By: Tucker Green
Ten years ago, if an undergraduate said he or she was planning on attending law school, a number of images instantly sprang to mind. Fancy suits, six-figure salaries, courtroom drama, long law school hours, and undeniable prestige.
Today, if an undergraduate says the same thing, he or she might politely be asked if they would like to visit a psychiatrist.
Viewed collectively, the legal academy is a booming business. Revenues have increased as law school tuition continues to climb at unprecedented rates. Law schools earn so much revenue that they are able to pay their faculty at higher median rates than any other discipline in higher education, and some law schools are in such sound financial positions that they are called to surrender up to 30% of their profits to subsidize other parts of campuses. Admission numbers have fallen since the onset of the Great Recession, but not nearly enough to curtail a flow of money that would make other businesses and higher education institutions jealous.
And yet these facts belie a confounding truth: the legal academy is associated with terrible business practices. For one, several law schools have been sued for misleading potential students and recruiters with false admissions data. Law schools in California, Delaware, Florida, Illinois, and New York, among others, have come under fire for inflating LSAT numbers, engaging in manipulative employment information, and fudging salary data. They do so primarily to placate the all-important U.S. News rankings, which hold a totalitarian grip on the flow of information regarding law school prestige and value. But offering such deceptive data in an effort to maintain “prestige” amounts to outright lying. In the corporate world, such manipulation ranges from unethical to illegal and has been the downfall of a number of enterprises. And yet the problem continues to pervade the legal academy. As Indiana law professor Bill Henderson acknowledged, “Enron-type accounting standards have become the norm [among law schools]. Every time I look at this data, I feel dirty.”
That’s the least of the problems associated with legal education. Due to a changing and weakened legal market, the glitzy dream of grabbing a J.D. and waltzing into a six-figure salary is long gone. Even worse, law students are graduating with unprecedented levels of debt. Today’s average law students leave school with debt of $68,827 at public schools and $106,249 at private schools; those with dreams of making it to the hallowed Ivy League for law school will pay even more.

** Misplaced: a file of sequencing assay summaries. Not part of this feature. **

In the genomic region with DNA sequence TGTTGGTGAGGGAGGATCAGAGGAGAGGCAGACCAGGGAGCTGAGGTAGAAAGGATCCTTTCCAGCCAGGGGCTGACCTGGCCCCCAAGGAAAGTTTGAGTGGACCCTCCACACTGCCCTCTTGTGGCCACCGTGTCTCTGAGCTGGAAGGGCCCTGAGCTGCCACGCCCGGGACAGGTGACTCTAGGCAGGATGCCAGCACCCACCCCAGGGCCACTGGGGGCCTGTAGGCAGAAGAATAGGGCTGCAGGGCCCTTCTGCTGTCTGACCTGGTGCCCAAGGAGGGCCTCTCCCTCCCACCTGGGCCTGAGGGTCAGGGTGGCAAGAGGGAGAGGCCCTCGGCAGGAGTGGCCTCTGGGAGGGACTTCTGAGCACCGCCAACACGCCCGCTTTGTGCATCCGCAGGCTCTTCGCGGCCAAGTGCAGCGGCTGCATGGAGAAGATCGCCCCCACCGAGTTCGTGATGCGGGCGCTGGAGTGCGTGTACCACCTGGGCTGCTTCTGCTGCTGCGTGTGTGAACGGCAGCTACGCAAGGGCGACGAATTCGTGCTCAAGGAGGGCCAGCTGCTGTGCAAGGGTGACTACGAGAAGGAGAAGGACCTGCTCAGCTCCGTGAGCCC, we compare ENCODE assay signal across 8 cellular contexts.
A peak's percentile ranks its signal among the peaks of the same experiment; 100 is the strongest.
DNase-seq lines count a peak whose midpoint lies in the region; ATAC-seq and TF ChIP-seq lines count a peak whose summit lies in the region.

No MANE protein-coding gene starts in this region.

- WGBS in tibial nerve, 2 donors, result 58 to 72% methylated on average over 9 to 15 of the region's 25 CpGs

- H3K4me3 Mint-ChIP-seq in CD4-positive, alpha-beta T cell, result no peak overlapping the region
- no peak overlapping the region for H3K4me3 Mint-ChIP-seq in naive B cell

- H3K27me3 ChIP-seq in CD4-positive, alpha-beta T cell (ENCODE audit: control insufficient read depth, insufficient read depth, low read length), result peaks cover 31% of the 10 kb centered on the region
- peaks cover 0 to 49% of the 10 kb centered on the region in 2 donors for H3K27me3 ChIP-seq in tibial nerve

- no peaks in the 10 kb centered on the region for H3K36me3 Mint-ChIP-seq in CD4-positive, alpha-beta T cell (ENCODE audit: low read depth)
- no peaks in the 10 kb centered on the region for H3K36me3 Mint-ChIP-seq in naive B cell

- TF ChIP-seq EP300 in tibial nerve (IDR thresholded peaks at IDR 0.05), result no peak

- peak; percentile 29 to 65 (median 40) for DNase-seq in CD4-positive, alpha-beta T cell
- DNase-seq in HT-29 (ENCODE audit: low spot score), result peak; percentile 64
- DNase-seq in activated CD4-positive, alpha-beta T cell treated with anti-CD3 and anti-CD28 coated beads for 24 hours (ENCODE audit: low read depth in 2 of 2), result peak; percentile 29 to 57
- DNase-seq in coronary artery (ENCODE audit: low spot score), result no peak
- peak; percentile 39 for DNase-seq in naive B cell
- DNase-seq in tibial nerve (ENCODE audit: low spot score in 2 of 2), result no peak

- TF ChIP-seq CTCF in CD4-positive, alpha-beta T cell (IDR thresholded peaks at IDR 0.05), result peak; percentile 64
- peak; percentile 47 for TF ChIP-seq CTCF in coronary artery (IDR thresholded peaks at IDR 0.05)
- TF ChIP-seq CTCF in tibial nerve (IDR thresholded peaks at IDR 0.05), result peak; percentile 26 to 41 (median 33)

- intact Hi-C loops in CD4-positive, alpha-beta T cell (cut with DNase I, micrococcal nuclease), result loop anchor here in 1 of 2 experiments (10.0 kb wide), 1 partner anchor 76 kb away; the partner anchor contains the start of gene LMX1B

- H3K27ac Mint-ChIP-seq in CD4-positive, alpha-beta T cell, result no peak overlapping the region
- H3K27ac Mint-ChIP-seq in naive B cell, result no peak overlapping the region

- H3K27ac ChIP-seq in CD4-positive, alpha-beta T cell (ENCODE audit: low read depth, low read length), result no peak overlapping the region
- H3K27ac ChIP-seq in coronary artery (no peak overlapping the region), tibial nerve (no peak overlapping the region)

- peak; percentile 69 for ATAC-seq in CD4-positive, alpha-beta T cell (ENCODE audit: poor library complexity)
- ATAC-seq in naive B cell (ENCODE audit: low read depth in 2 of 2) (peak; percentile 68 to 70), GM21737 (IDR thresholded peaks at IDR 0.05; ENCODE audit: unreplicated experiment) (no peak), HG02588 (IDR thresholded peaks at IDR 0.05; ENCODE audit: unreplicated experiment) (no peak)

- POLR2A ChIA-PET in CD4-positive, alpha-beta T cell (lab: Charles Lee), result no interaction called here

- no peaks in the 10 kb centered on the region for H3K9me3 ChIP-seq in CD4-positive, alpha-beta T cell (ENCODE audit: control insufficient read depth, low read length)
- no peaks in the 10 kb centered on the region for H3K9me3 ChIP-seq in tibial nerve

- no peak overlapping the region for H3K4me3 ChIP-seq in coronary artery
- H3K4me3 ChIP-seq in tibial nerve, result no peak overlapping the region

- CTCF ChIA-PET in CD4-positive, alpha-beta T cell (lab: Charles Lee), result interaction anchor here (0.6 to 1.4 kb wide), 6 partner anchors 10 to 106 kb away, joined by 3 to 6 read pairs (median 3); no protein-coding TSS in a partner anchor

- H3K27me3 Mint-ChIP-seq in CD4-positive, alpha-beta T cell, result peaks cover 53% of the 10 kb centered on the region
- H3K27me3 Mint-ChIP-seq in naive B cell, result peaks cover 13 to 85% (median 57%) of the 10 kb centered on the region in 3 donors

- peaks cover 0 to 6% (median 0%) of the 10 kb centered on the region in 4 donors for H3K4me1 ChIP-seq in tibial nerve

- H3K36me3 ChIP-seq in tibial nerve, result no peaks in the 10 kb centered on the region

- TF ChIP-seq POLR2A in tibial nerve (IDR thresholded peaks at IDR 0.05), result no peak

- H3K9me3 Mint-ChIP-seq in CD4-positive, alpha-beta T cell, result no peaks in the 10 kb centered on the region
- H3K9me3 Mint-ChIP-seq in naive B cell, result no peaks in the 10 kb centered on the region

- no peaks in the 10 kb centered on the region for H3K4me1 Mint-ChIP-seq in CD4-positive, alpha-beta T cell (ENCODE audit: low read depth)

These factors combine to make the J.D. a far less attractive option to undergraduates than ever before. Yes, there are those with an unbridled passion for practicing law. For them, attending law school is and should still be the right choice. Yet for others, the combination of a malfeasant legal academy and the bothersome prospects of entering an uncertain legal industry render attending law school a terrifying choice.
What can be done? For one, standards for law schools’ reporting of data must be updated and strongly enforced. (Thankfully, the ABA and LSAC have shown signs of moving in this direction). Additionally, law school pedagogy must be improved. While the legal world is changing, law schools have stood stubbornly firm in their tired and old-fashioned curricula. Often, law graduates must undergo intensive training when they take jobs at large firms to learn the basics of signing contracts and closing deals, skills which should be cemented in law school in the first place. Thirdly, the problem of spiraling law school tuition must be addressed. Daunting debt numbers are turning away potentially talented lawyers that could bring fresh insight and skill into a legal industry in flux. But with $150,000 in debt staring you down the throat, how does a student rationalize giving up three years of their life to enter an intimidating job market?
The common refrain is that “law school is about teaching one how to become a lawyer.” As it stands now, law school teaches one to think about becoming something else.